The Olympian (Olympia, Wash.)
The former Olympia Brewing Co., which has sat inactive for 15 years, was dealt a new blow early Monday morning when fire destroyed the south side of a brewery office building on Custer Way.
Other buildings located above Tumwater Falls or east of Capitol Way were not damaged, nor were those north of Custer Way and below the falls where the historic brick brewhouse is.
Fire crews were still on scene Monday afternoon — and are expected to remain there overnight Tuesday. Custer Way between Capitol Boulevard and Second Avenue was still closed late Monday afternoon, causing traffic backups.
A report of smoke in the area came in about 2 a.m., Tumwater Fire Chief Scott LaVielle said.
Fire crews discovered an active commercial fire, he said., and other fire crews were called in to help. At full strength, about 50 firefighters fought the blaze, but defensively, he said, because the roof on the south side of the building collapsed and buried the main floor in debris.
On Monday, no one was thought to have been hurt in the fire, although fire crews had yet to do a thorough check of the fire-damaged building. The fire is under investigation, LaVielle said.
“Anytime you have an empty building you worry about the possibility of fire,” LaVielle said.
The owner of the brewery property south of Custer Way and east across Capitol Boulevard is Tumwater Development LLC of Anaheim, California. They have owned the property for two years, but nothing of significance has happened in that time, Tumwater Mayor Pete Kmet said Monday during a visit to the site.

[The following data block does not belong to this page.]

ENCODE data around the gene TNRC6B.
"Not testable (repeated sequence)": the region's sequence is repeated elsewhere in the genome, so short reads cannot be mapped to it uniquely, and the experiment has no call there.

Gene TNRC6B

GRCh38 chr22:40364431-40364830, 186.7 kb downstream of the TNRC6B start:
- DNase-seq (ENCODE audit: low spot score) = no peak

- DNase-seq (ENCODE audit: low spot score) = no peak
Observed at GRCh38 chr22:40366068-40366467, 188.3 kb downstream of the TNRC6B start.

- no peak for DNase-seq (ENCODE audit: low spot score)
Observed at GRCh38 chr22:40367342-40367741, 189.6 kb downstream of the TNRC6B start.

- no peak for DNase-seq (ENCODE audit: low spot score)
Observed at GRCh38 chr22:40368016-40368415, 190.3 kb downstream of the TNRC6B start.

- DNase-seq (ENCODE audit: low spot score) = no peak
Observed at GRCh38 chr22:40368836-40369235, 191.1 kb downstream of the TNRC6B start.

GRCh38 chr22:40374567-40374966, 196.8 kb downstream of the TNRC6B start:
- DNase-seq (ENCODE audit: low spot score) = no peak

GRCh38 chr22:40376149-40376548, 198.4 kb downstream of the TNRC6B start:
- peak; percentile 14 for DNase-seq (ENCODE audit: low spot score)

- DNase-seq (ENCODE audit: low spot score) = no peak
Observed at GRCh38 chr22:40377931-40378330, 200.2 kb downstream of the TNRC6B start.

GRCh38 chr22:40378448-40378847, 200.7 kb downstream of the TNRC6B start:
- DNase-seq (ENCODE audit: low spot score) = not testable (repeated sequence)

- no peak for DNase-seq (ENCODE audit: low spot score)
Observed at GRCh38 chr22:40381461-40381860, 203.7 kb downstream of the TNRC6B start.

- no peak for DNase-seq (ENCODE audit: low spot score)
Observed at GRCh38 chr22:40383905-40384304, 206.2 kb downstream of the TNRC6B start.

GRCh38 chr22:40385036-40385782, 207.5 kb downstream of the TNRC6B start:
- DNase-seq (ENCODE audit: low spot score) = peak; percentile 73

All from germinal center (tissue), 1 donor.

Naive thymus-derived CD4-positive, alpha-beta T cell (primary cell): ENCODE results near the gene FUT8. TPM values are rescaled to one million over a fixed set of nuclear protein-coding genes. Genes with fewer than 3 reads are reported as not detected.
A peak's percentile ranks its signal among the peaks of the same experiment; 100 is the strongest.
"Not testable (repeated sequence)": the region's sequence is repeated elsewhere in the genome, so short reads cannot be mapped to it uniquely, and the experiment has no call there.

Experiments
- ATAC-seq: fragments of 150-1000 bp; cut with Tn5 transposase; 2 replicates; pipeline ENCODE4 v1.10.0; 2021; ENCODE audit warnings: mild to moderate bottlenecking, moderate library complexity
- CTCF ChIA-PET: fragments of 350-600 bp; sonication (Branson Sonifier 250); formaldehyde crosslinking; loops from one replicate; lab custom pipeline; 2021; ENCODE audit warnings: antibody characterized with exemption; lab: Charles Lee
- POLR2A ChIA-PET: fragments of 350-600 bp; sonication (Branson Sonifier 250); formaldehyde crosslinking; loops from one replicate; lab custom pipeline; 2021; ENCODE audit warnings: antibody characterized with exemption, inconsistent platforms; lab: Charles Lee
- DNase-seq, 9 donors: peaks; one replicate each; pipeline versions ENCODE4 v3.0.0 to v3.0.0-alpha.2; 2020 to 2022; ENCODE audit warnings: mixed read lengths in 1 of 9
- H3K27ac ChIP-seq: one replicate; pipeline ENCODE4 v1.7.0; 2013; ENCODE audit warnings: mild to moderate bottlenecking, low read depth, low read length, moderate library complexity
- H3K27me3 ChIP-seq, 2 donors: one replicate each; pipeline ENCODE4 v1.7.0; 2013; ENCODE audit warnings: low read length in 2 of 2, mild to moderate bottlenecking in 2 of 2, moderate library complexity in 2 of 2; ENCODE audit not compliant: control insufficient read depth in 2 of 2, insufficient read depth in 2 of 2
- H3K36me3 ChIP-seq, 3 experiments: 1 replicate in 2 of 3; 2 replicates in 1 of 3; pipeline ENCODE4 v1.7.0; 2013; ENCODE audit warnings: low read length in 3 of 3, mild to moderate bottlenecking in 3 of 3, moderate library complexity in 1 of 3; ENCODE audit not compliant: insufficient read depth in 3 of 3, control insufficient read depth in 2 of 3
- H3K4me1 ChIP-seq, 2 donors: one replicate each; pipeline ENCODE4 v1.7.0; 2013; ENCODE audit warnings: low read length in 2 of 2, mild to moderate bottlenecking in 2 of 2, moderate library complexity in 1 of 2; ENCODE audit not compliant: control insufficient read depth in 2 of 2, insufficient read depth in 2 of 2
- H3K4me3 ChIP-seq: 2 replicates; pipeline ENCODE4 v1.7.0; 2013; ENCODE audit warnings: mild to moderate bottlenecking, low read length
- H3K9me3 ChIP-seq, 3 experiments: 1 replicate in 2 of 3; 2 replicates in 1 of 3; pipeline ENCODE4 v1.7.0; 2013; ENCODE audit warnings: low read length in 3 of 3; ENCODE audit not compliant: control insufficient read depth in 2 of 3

Tumwater Development LLC, whose primary member is Chandulal Patel of Southern California, paid $4 million for four brewery parcels at the end of December 2015. Patel is a real estate investor and developer who splits his time between Southern California and India.
LaVielle said they hope to get the owners and an insurance adjuster on site to come up with a plan about next steps. A contractor is expected to remove debris, Tumwater spokeswoman Ann Cook said.
Kmet expressed frustration about the owner of the property not doing more to control access to it, saying the property is frequently the target of vandals.
“Just basically trashing the interior,” he said.
“I’m frustrated that nothing has happened here and the community is frustrated,” he said. “That has to change. We have to see if we can get the owner to do something, or sell it to someone who is willing to do something.”
He said the city was in contact with the owner on Monday, exchanging information about the fire. He acknowledged that the owner also is frustrated by the difficulty in controlling access to the property. Prior to the fire, a fence had been erected around the perimeter and a security guard keeps watch on the 1 million square feet of commercial space.
“There are all these opportunities to get into the place and it’s very hard to control,” Kmet said.
Kmet said the city is going to step up conversations about controlling access to the property, and actively engage the owners about redevelopment.
“We can’t seem to get past go with the new owner,” he said.
Meanwhile, the state Department of Ecology monitored the effects of the fire on the Deschutes River water quality, and said via social media that “water quality looked good.”
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